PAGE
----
Picture this…You’re sitting on the right hand side of the fairway, of a dog-leg right hole and the pin is just hiding behind the trees. You have 160 yards to the pin and will need to hit a 10-15 yards fade to avoid the trees on the right. You’re a little worried because if you hit the shot straight, you’ll surely be in the trees to the left of the green.
You align yourself to perform your textbook fade, feet and body aligned on the initial direction of the shot, clubface aligned at the intended target. You swing; the ball starts left of your intended line and keeps heading left and finds its way deep into the trees… what happened?
You just hit a double-cross, even though you aligned everything to hit a fade, you somehow manage to hit the exact opposite. A double-cross can occur when trying to hit a fade or a draw, the reasons for this is rather simple. When trying to setup for a fade or a hook it tends to set your swing up on a path that will encourage a push for a hook, and a pull for a slice… and frankly, doing so is very helpful to promoting each type of shot. The real culprit here though, is the timing of the wrist release and your damn brain. As usual, the last thing that runs through your brain is where NOT to put the ball. Subconsciously, your brain only focuses on the destination; therefore, this last minute train of thought is disastrous. Your brains last act is to release your wrists early, leading to your hook and more time in the trees. Next time, focus on your initial flight path, and this shouldn’t be a problem.
To hit a fade properly you need to keep the clubface open coming into impact, which may take a conscious effort. If you’re wrists release too early and rotate prematurely, you’re surely to get a hook spin on the ball. To ensure this does happen, when setting up for a fade, try placing the ball slightly back of center in your stance. Also, as your swing through impact, really try and aim the clubface along your target line as long as possible.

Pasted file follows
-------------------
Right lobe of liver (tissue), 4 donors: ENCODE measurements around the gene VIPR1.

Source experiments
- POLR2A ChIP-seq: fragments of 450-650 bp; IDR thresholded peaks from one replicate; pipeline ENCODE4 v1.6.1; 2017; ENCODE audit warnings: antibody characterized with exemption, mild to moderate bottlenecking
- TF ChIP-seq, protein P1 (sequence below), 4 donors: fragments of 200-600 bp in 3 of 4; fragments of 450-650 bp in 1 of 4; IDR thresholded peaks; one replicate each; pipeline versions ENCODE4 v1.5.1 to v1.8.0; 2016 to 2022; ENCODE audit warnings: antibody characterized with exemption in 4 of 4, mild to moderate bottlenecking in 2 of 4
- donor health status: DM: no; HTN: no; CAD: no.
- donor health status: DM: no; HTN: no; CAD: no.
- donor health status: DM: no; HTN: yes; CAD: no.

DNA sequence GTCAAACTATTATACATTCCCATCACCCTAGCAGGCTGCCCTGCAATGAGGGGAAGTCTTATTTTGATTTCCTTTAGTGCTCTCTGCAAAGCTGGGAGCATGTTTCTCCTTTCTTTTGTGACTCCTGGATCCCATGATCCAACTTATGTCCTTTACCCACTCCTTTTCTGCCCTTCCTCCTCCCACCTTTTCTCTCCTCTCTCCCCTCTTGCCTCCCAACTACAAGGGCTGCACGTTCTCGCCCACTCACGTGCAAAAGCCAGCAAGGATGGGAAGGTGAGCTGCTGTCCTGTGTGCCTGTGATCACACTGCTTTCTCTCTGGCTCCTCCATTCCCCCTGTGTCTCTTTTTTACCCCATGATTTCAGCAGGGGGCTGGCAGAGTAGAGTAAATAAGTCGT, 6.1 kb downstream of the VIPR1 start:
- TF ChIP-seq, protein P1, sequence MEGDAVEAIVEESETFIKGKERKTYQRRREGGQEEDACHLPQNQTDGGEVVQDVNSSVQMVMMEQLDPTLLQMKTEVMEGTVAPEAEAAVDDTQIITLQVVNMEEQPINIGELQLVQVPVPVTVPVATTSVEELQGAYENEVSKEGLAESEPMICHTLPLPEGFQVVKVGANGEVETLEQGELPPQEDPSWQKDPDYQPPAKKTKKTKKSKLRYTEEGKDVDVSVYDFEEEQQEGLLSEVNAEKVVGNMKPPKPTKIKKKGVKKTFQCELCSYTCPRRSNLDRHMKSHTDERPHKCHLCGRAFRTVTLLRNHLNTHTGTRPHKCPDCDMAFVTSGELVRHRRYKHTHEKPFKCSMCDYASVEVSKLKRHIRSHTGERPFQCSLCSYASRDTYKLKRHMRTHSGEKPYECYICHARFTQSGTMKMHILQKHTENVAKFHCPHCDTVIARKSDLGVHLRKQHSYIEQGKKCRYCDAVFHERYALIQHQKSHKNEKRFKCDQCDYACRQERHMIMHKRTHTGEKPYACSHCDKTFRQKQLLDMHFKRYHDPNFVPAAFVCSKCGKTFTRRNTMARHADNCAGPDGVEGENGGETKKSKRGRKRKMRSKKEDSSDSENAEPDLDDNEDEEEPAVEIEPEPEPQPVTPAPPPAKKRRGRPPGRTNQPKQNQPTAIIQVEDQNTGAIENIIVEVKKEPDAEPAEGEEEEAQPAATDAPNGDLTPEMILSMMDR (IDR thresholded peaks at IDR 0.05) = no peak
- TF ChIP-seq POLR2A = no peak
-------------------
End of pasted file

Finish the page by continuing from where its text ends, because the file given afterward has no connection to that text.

When it comes to double-crosses when trying to hit a draw, your setup should encourage an in to out or push swing path. But you rely solely on your ball positioning (slightly further ahead than normal) and wrists to work the “draw” magic. You’re wrists need to roll over as you come into impact to encourage a slightly closed clubface at impact. If you’re wrists are even slightly out of place, your ball will start along your push swing path and continue to head right… and once again, you’ve hit a double cross.
The best ways to ensure you’re wrists are in the proper positions for hitting either a draw or a fade, is to practice, practice, practice. My suggestion would be to fiddle with your ball position as well… as it will have a large effect on the clubs positioning as your impact the ball.